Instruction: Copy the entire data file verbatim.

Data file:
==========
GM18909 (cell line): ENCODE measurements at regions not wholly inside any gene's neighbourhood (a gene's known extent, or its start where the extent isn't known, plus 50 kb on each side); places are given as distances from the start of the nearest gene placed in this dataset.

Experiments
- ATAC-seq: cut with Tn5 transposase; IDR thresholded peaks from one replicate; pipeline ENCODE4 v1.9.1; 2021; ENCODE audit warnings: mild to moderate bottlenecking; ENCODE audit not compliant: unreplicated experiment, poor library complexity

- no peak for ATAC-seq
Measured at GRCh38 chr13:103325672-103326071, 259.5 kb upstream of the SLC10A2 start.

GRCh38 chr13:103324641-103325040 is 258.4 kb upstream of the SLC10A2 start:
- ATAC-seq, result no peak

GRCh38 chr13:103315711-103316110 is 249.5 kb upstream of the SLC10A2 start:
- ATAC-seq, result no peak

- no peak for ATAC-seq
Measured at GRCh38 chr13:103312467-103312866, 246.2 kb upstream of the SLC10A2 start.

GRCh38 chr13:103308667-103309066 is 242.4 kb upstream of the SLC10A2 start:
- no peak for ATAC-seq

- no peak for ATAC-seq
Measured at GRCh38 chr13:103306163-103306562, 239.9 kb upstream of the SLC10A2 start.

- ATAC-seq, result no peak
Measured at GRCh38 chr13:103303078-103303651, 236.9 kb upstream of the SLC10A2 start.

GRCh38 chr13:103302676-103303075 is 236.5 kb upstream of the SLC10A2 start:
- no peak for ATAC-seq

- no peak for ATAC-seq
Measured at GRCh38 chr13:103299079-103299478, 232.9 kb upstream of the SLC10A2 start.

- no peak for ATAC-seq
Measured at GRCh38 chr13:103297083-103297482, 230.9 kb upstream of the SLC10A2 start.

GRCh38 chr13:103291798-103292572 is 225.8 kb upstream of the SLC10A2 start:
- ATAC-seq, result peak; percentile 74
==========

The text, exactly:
GM18909 (cell line): ENCODE measurements at regions not wholly inside any gene's neighbourhood (a gene's known extent, or its start where the extent isn't known, plus 50 kb on each side); places are given as distances from the start of the nearest gene placed in this dataset.

Experiments
- ATAC-seq: cut with Tn5 transposase; IDR thresholded peaks from one replicate; pipeline ENCODE4 v1.9.1; 2021; ENCODE audit warnings: mild to moderate bottlenecking; ENCODE audit not compliant: unreplicated experiment, poor library complexity

- no peak for ATAC-seq
Measured at GRCh38 chr13:103325672-103326071, 259.5 kb upstream of the SLC10A2 start.

GRCh38 chr13:103324641-103325040 is 258.4 kb upstream of the SLC10A2 start:
- ATAC-seq, result no peak

GRCh38 chr13:103315711-103316110 is 249.5 kb upstream of the SLC10A2 start:
- ATAC-seq, result no peak

- no peak for ATAC-seq
Measured at GRCh38 chr13:103312467-103312866, 246.2 kb upstream of the SLC10A2 start.

GRCh38 chr13:103308667-103309066 is 242.4 kb upstream of the SLC10A2 start:
- no peak for ATAC-seq

- no peak for ATAC-seq
Measured at GRCh38 chr13:103306163-103306562, 239.9 kb upstream of the SLC10A2 start.

- ATAC-seq, result no peak
Measured at GRCh38 chr13:103303078-103303651, 236.9 kb upstream of the SLC10A2 start.

GRCh38 chr13:103302676-103303075 is 236.5 kb upstream of the SLC10A2 start:
- no peak for ATAC-seq

- no peak for ATAC-seq
Measured at GRCh38 chr13:103299079-103299478, 232.9 kb upstream of the SLC10A2 start.

- no peak for ATAC-seq
Measured at GRCh38 chr13:103297083-103297482, 230.9 kb upstream of the SLC10A2 start.

GRCh38 chr13:103291798-103292572 is 225.8 kb upstream of the SLC10A2 start:
- ATAC-seq, result peak; percentile 74